"The central question of the book is not a question but a quest. One man’s quest for a deeper appreciation of his chosen home place in the Far North. Northern Canada is a place so fraught with clichés and stereotypes that it rarely emerges honestly in written descriptions. Throughout my years in the north I have always chafed against those sappy portrayals which constrain and alter perceptions of the North. As I got farther into the writing I also came to grips with my own lifelong fascination with North and with 'north-ness.' What was driving me out the door into the cold at 40 below zero? Why this lifelong fixation on North? Those are questions that emerged as I wrote, and I try to answer them in the book."

Read the entire interview here. 

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Notes from a Children's Librarian: PEI Books

Each month our resident Children's Librarian, Julie Booker, brings us a new view from the stacks.

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The overriding link between these titles is Prince Edward Island, but keep an eye out for the recurring red-heads!

Book Cover Ghost Boy of MacKenzie House

In Ghost Boy of MacKenzie House, by Patti Larsen, Chloe is forced to leave Ottawa to live in rural PEI, after the sudden death of her parents. Through her grief, she must adjust not only to her Aunt Larry's huge rambling house, the fields, the ocean, and all that space, but also to the chatty red-headed boy, one of seven siblings, from the neighbouring farm, who wants to be fast friends. A ghost appears, launching Chloe on the trail of a local mystery. Larsen's detailed, descriptive writing beautifully captures the PEI landscape and its people. For grades 4 to 6.

Book Cover Powerpuff Girls

They're cute. They're funny. They're the Powerpuff Girls, now rebooted in a graphic novel series by PEI resident, Troy Little. The cherub-like girls were created in the lab by their Professor Dad from “sugar, spice and everything nice” (and some awesome superpowers.) Buttercup lik …

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Freedom to Read Week: Mark Bourrie on our Right to Know

Freedom to Read Week Banner 2015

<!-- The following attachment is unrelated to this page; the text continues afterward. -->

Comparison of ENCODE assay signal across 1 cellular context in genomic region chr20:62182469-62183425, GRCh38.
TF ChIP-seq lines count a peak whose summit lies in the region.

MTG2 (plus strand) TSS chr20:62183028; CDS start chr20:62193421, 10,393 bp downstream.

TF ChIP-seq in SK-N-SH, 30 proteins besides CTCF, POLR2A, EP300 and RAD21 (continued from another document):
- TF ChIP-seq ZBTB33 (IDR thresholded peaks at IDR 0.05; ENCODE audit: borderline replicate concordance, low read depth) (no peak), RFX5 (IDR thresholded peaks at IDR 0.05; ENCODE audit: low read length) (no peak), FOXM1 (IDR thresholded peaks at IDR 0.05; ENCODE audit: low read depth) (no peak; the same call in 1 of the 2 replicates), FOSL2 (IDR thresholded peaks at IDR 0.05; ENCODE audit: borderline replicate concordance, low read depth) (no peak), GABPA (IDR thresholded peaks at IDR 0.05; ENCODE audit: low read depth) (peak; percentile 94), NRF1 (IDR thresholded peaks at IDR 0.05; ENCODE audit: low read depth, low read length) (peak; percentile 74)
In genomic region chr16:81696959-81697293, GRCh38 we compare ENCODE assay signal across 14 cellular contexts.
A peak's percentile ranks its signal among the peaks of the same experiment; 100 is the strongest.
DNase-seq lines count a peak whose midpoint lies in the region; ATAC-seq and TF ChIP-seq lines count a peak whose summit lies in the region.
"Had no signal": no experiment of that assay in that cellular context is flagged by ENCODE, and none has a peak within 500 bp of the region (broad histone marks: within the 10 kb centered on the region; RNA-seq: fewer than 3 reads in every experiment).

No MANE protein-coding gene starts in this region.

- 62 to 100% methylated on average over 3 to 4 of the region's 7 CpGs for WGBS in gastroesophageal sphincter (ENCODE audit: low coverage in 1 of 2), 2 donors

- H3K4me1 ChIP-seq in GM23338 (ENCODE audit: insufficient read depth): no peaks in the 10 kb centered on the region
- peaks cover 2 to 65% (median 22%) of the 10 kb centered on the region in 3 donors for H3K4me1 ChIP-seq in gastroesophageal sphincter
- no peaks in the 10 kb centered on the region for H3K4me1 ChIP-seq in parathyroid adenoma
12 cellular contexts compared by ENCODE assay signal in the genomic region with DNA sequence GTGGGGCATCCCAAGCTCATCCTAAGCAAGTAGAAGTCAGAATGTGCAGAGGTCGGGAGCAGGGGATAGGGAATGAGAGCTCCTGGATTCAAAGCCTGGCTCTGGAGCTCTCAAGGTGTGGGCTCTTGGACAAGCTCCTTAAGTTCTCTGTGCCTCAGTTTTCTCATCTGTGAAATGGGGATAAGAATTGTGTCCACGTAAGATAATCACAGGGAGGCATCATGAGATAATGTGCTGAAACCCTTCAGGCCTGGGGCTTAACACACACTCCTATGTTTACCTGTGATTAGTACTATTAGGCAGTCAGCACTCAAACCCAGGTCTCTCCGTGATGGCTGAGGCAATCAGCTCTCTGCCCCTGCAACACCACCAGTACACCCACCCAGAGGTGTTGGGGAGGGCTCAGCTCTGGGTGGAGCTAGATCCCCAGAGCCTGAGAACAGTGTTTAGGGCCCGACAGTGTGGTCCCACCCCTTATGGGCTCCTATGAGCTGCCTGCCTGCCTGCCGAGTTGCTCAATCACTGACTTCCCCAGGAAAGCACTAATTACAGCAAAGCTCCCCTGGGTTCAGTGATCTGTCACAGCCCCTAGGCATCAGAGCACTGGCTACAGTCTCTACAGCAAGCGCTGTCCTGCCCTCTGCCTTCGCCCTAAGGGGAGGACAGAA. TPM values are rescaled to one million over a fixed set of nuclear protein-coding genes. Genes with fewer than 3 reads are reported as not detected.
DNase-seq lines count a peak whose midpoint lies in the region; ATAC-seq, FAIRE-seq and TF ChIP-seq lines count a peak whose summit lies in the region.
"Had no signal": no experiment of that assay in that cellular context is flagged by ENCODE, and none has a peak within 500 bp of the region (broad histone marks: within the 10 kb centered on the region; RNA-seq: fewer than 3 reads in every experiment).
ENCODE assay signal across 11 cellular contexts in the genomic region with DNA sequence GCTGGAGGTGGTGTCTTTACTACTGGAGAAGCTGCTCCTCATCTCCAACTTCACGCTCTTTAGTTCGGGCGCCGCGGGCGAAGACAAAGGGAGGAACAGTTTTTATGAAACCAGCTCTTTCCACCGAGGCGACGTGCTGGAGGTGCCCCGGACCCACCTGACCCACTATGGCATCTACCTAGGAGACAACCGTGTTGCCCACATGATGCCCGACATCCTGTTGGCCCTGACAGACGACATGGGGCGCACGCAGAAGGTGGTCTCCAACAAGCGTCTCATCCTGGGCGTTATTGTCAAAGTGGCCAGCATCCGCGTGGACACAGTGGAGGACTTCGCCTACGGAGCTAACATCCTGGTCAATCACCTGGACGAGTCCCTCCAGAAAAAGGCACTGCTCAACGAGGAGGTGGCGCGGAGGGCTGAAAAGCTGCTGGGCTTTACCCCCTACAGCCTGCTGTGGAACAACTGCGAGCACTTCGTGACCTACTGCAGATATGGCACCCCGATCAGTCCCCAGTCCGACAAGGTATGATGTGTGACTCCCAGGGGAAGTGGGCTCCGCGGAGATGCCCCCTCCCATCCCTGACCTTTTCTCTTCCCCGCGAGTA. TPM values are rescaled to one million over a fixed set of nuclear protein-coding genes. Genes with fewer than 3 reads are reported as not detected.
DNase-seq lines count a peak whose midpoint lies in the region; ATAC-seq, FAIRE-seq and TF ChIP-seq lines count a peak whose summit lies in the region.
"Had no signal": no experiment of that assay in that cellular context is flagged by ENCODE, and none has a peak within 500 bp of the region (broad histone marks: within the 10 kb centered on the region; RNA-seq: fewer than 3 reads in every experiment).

Freedom to Read Week is an annual event that encourages Canadians to celebrate and reaffirm our commitment to intellectual freedom, which is guaranteed to us under the Charter of Rights and Freedoms. It is also an opportunity to discuss and debate threats to free expression on all levels (from the library book objected to in a small town to a tragedy played out on the world stage, such as the shootings at Charlie Hebdo). 

In conjunction with Freedom to Read Week 2015, we discuss censorship and information-access issues with Mark Bourrie, author of Kill the Messengers: Stephen Harper’s Assault on Your Right to Know. Mark Bourrie appears this Friday, February 27, at the Toronto Reference Library as part of The Decline and Fall of Investigative Journalism event, with all proceeds going to PEN Canada. 

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49thShelf: In Canada, Freedom to Read Week has always been rung in with a note of triumph. We don’t ban books here, and it’s funny to learn about the reader in Edmonton who challenged Ziggy Piggy and the Three Little Pigs because of porcine bad behaviour. But your book suggests that Canadians shouldn’t be so smug. How is our freedom to read (to learn, to know) being infringed upon by government policy?

Mark Bourrie: Books and articles do get printed, but the go …

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Stuart Henderson: Why Lessons of 1960s' Counterculture Still Matter Today

Prologue Movie Poster

Talking History focuses on a wide range of topics in Canadian history, and it consists of articles by Canada's foremost historians and history experts. Our contributors use the power of narrative to bring the past to life and to show how it is not just relevant, but essential to our understanding of Canada and the world today. "Talking History" is a series made possible through a special funding grant from the Department of Canadian Heritage.

Stuart Henderson is a documentary film producer with 90th Parallel Productions, and author of Making the Scene: Yorkville and Hip Toronto in the 1960s.

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When Canadian filmmaker Robin Spry died in a car wreck ten years ago this March, he was chiefly remembered as the man whose cameras had chronicled the infamous FLQ kidnappings of 1970. But, despite the fact that Action, his celebrated, if controversial, 1973 documentary about the October Crisis, has come to be remembered as his crowning achievement, I am actually here to discuss one of Spry’s least-revered works, the mostly forgotten 1969 gem Prologue. Because: this forgetting is a mistake. Indeed, as an historian of the period, this film stands as the one I am most inclined to watch and re-watch, looking for clues.

Despite being awarded a BAFTA for best documentary in 1970 …